{{ end }}
    {{ end }}
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. PrevInSection gives you the page object for the previous page within the same site section. If it doesn't exist, it will be null (nil in the case of Go). The with .PrevInSection simply allows me to use the shorthand dot-notation for the object properties (i.e. use .Permalink rather than .PrevInSection.Permalink).

Related Posts

Hugo has built-in support for related content. It includes default configuration for how it determines if an item is related, but, in my case, I had to customize it a bit within config.yaml. The key difference was that I relied primarily on the categories property of each page to determine if it was related and I wanted to include newer pages as I would like to recommend the current event, for instance, if you are viewing a related older event.

  threshold: 80
  includeNewer: true
  toLower: false
  - name: categories
    weight: 100
  - name: date
    weight: 10
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Displaying the related pages is pretty simple within my template. In my case, I want to display the top five related pages to the current page.

{{ $related := .Site.RegularPages.Related . | first 5 }}
{{ with $related }}
{{ range . }}
    <!-- display related items -->
{{ end }}
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In the case of the above code, the . after .Site.RegularPages.Related is an argument passed to that function (i.e. Related) that to the current page object. The | first 5 is a filter that limits the results. Again, with $related just lets me use the shorthand dot-notation within my iteration.

Display Relative Age

For my final item (at least, so far), when listing past events in certain locations, I wanted to display the relative age of an event rather than just the date.

{{ $ageDays := div (sub now.Unix .Date.Unix) 86400 }}
{{ $ageMonths := div (sub now.Unix .Date.Unix) 2592000 }}
{{ $ageYears := math.Floor (div $ageMonths 12) }}
<li class="entry__meta-date">
{{ if lt $ageDays 0 }}
    {{ $ageDays := mul $ageDays -1 }}
    In {{ $ageDays }} {{ cond (eq $ageDays 1) "day" "days"}}
{{ else if ge $ageYears 1 }}
    {{ $ageYears }} {{ cond (eq $ageYears 1) "year" "years" }} ago
{{ else if eq $ageDays 0 }}
{{ else if lt $ageDays 31 }}
    {{ $ageDays }} {{ cond (eq $ageDays 1) "day" "days"}} ago
{{ else }}
    {{ $ageMonths }} {{ cond (eq $ageMonths 1) "month" "months" }} ago
{{ end }}
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The gist of this is easy. First I create variables that determine the age in days, months and years of the page. Then, utilizing various function provided by Hugo, I display these. For example, since I have events that are future dated, some of them can come back with a negative age. Thus, if the age in days is less than 0, I multiply (using mul) by negative one. I also use cond to display either the singular or plural based on the condition.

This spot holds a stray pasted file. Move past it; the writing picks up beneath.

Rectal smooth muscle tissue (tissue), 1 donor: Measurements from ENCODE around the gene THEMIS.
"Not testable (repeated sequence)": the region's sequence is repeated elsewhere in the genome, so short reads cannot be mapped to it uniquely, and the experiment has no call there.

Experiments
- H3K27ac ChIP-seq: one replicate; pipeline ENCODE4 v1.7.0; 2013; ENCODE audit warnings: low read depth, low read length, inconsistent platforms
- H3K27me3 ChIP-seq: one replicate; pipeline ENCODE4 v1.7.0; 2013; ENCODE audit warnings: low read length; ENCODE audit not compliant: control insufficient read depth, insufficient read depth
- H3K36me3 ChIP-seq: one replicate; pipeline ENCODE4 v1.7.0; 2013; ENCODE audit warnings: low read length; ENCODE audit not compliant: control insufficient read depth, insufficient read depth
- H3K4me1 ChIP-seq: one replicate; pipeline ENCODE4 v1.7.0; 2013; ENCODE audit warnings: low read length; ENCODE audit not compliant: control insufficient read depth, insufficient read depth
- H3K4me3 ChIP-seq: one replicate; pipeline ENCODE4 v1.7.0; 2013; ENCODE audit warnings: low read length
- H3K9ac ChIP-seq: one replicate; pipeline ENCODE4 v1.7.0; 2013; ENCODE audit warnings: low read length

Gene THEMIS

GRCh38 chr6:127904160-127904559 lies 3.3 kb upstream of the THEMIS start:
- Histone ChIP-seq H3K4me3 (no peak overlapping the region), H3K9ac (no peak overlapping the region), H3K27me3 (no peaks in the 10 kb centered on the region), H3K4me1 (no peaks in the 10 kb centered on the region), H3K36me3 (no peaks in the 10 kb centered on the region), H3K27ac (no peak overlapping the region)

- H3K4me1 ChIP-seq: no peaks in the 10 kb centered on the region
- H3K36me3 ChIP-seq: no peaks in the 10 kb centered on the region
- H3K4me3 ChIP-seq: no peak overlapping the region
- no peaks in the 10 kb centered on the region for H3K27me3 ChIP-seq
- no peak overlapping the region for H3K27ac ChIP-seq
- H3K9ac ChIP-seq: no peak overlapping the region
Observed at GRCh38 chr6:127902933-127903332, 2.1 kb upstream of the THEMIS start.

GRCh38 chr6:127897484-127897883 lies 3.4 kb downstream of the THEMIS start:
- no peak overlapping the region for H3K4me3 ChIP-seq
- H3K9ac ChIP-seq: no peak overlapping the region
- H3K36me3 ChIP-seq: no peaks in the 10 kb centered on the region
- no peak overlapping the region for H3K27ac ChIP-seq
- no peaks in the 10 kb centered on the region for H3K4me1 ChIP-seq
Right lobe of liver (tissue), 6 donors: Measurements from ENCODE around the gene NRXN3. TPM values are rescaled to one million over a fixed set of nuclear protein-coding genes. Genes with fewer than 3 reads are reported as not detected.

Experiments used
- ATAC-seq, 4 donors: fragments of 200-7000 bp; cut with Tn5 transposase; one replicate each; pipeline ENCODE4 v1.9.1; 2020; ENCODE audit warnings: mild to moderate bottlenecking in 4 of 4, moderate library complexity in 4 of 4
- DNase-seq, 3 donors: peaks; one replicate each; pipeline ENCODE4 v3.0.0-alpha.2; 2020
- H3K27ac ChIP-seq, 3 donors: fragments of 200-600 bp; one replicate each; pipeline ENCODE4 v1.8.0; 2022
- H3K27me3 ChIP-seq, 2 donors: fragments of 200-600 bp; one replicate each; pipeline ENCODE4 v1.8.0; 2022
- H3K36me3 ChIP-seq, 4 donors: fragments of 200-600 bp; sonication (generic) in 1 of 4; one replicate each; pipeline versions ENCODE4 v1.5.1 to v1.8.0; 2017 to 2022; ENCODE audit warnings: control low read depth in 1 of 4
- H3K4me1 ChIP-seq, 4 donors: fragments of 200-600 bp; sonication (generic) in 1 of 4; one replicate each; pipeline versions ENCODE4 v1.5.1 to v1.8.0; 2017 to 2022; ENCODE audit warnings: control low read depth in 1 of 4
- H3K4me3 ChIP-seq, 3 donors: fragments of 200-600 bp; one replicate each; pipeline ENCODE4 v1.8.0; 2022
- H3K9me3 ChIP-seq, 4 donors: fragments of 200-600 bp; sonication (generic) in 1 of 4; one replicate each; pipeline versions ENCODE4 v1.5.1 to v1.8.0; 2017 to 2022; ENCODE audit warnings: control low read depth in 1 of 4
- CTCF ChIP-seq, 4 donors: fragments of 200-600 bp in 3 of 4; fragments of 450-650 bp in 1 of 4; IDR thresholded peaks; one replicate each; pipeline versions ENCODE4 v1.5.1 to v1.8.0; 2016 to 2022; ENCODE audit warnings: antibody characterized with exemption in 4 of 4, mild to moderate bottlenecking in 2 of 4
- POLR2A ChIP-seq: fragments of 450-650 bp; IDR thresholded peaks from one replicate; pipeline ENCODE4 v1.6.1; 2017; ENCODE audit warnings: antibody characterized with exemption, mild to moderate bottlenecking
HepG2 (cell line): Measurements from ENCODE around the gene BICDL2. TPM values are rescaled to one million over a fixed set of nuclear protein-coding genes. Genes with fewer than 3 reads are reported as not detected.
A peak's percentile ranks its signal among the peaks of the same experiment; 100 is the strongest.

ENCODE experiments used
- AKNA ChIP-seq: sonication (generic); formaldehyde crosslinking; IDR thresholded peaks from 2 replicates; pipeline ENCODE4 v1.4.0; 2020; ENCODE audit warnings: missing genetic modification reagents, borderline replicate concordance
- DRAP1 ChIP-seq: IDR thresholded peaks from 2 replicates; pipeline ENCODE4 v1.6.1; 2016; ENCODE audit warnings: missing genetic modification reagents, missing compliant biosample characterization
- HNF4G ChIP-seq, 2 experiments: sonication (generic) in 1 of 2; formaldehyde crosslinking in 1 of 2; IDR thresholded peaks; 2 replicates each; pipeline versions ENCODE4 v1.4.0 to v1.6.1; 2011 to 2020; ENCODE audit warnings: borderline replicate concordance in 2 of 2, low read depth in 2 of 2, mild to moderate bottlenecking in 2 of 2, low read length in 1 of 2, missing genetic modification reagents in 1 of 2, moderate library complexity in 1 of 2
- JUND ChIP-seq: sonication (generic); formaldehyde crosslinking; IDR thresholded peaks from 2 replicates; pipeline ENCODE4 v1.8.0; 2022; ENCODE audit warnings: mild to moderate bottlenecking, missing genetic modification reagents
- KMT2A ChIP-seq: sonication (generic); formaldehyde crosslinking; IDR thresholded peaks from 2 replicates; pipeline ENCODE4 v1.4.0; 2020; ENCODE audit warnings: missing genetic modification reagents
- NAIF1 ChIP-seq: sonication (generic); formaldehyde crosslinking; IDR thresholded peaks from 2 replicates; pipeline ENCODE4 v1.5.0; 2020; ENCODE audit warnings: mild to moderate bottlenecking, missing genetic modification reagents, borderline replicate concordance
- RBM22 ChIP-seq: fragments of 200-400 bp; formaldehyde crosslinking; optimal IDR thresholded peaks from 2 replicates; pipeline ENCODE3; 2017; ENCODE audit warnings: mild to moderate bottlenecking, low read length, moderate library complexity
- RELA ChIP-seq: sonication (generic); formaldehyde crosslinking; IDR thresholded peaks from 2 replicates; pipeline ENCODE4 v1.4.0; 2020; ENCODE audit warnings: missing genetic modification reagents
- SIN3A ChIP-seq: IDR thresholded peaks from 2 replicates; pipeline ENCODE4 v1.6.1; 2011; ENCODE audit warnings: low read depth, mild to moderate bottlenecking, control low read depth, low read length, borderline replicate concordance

More to come...

As I said, I am not quite done with this site redesign. If I gain any more insights, I'll be sure to share. Hopefully this is useful for some of you researching how to do things in Hugo. If you have any tips or any suggestions on how I could do the above better, let me know.

Top comments (5)

lorenzck profile image
Lorenz Klopfenstein

Future and past events change with time, as does relative time: do you periodically rebuild the site in order to keep the information up to date?

In the case of relative dates, generating them as absolute timestamps and then converting them client-side with Javascript could be an option. 🤔

remotesynth profile image
Brian Rinaldi

There are ways to trigger redeploys on Netlify. One I know of is to use Zapier to set a schedule and then trigger redeploys on that schedule. There may be more advanced ways of solving this problem that I am unaware of, but I currently do this manually (not a huge deal for me as I only have one, maybe two events a month).

Yes, I could modify the date client side.

bin95 profile image
Bin • Edited

Great article on Hugo in details 👍, and do help for my good understanding with its Nav./Pagination/Group/Related..., looking forward to your next release!

rhymes profile image

Nice article Brian, I am keeping an eye on Hugo for when I'll decide to create a personal site / landing page of my own.

BTW you should add the #hugo tag to this post:


ojacques profile image
Olivier Jacques

That was useful, thanks!